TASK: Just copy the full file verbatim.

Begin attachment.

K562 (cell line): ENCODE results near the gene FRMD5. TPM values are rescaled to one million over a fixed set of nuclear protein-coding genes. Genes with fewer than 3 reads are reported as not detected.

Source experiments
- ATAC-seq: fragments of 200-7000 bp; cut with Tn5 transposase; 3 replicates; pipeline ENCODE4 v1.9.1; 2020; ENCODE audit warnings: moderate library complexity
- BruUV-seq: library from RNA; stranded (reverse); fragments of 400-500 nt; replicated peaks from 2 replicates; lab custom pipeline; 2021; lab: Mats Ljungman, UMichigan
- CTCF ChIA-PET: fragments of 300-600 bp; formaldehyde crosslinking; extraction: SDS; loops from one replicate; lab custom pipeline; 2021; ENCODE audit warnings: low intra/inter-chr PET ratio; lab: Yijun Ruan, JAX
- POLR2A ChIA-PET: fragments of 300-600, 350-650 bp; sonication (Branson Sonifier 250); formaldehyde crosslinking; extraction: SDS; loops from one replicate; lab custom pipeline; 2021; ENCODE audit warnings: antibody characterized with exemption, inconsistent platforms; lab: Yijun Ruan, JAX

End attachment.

K562 (cell line): ENCODE results near the gene FRMD5. TPM values are rescaled to one million over a fixed set of nuclear protein-coding genes. Genes with fewer than 3 reads are reported as not detected.

Source experiments
- ATAC-seq: fragments of 200-7000 bp; cut with Tn5 transposase; 3 replicates; pipeline ENCODE4 v1.9.1; 2020; ENCODE audit warnings: moderate library complexity
- BruUV-seq: library from RNA; stranded (reverse); fragments of 400-500 nt; replicated peaks from 2 replicates; lab custom pipeline; 2021; lab: Mats Ljungman, UMichigan
- CTCF ChIA-PET: fragments of 300-600 bp; formaldehyde crosslinking; extraction: SDS; loops from one replicate; lab custom pipeline; 2021; ENCODE audit warnings: low intra/inter-chr PET ratio; lab: Yijun Ruan, JAX
- POLR2A ChIA-PET: fragments of 300-600, 350-650 bp; sonication (Branson Sonifier 250); formaldehyde crosslinking; extraction: SDS; loops from one replicate; lab custom pipeline; 2021; ENCODE audit warnings: antibody characterized with exemption, inconsistent platforms; lab: Yijun Ruan, JAX